GREENE: One of the big themes during these eight years, Steve, it seems to be this question of the middle class and getting into the middle class. Did you hear people sort of talking about the middle class as a sort of impossible dream?

GREENE: There were many people who were struggling to stay in or to get in, and they include people with a problem faced by millions in this country. We met the family of Nubia (ph) and Wilibaldo Estevez (ph). They are both from Mexico. She is a U.S. citizen. He is not. Now, as we walked in, their kids were fascinated by our producer Claudina Bade (ph).


CLAUDINA BADE, BYLINE: It's a microphone.

UNIDENTIFIED CHILD: So you can actually talk in there?

UNIDENTIFIED MAN: Yeah, you just did.



NUBIA ESTEVEZ: Mami, it's a microphone.


INSKEEP: Maybe we could sit down and chat for a few minutes.

N. ESTEVEZ: Yes, for sure, yes. This is my husband. That's my daughter. That little girl is my daughter.

INSKEEP: And how long have you guys been together?

N. ESTEVEZ: Eight years, going on nine.

N. ESTEVEZ: OK. And how long have you been in the United States?

WILIBALDO ESTEVEZ: A little bit more than 13 years.

INSKEEP: So you came when you were a teenager then.


INSKEEP: How old...

W. ESTEVEZ: When I was 17. I came in - illegal, you know. Basically, I swam the Rio Grande, tried to cross the border.

INSKEEP: You actually swam the Rio Grande?


INSKEEP: When President Obama was elected, the Estevez family hoped for a new immigration law. They wanted a path to citizenship. Obama did not try for that at first, pushing Congress for health reform instead. The president finally acted on his own in 2014, and the family celebrated - briefly.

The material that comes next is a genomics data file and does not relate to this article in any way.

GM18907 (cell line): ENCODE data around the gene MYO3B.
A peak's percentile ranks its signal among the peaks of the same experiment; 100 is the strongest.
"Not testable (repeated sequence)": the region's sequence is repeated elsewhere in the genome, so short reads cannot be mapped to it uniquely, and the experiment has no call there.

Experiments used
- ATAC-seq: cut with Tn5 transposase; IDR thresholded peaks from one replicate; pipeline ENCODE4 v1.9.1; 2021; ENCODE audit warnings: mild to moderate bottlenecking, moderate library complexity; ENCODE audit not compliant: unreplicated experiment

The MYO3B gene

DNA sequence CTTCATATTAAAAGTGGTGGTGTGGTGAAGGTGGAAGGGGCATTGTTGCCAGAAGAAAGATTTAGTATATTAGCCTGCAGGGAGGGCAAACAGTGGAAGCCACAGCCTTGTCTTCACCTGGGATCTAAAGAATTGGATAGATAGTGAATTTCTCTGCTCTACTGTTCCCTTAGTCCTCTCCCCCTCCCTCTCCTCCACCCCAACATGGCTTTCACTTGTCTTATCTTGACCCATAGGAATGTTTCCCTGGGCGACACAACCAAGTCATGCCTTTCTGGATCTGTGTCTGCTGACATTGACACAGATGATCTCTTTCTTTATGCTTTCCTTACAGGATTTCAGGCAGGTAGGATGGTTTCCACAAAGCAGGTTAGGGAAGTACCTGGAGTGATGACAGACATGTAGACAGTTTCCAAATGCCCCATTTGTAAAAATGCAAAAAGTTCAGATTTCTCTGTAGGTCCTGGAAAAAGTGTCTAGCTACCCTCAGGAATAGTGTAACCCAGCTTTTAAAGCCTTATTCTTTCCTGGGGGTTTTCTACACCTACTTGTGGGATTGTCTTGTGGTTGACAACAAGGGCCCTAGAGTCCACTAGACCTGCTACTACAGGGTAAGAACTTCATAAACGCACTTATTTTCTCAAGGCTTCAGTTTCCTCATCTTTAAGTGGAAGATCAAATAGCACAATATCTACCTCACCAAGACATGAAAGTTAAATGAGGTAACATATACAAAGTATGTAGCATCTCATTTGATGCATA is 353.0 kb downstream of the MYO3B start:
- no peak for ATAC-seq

N. ESTEVEZ: Definitely would have helped us a lot. As a family person, there was a few announcements that he made, like, for, like, DAPA, for the deferred action for parents...


N. ESTEVEZ: ...Of...


N. ESTEVEZ: ...U.S. citizen, that was a big relief.

INSKEEP: Until it was blocked in court.

Do you ever run into anybody who says - you're here without permission, you should go back?

W. ESTEVEZ: Yeah, sometimes. Sometimes, yeah.

INSKEEP: What do you say to them?

W. ESTEVEZ: I just don't listen to them, you know, because I'm out here just for work and for my family and trying to live my life.

INSKEEP: When you get paid for your construction work, does somebody pay you in cash? Or do they give you...

W. ESTEVEZ: No, in check.

INSKEEP: So you pay taxes?

W. ESTEVEZ: Mm-hm, federal. We don't have - we don't...

N. ESTEVEZ: But we don't get the child earned-income credit.



W. ESTEVEZ: There just want out money, you know (laughter). But we do what we supposed to do, you know - what we got to do - pay our taxes.

INSKEEP: Wilibaldo says he's declared himself to the government. He received a taxpayer ID number. And with his wife's help, he filled out papers seeking legal status.

N. ESTEVEZ: They just sent me a receipt that they received our money. Where's the paper? Where did you put the - I'll get it. Six hundred and seventy.

INSKEEP: Six hundred and seventy dollars...

N. ESTEVEZ: For a provisional unlawful presence waiver.

INSKEEP: So they're still seeking legal status for him. There is a process, but it's a longshot. And he'd actually have to leave the country and risk not being able to come back.

I want to mention, David, as part of this documentary, we talk with citizens who are deeply concerned about people coming here illegally, citizens who think their tax dollars are helping to pay for their benefits. Here's a guy who says he's paying taxes, and he sounds like any taxpayer, feeling that he gets no benefit.

GREENE: So interesting. It sounds like a great trip. I know you're working with a great team of our colleagues.

INSKEEP: Absolutely.

GREENE: They've put together a program. It's called Obama's Years. It's on many NPR stations and also at and on the NPR Politics podcast. I'm with my colleague Steve Inskeep. Thanks, Steve.

INSKEEP: Glad to be here. Transcript provided by NPR, Copyright NPR.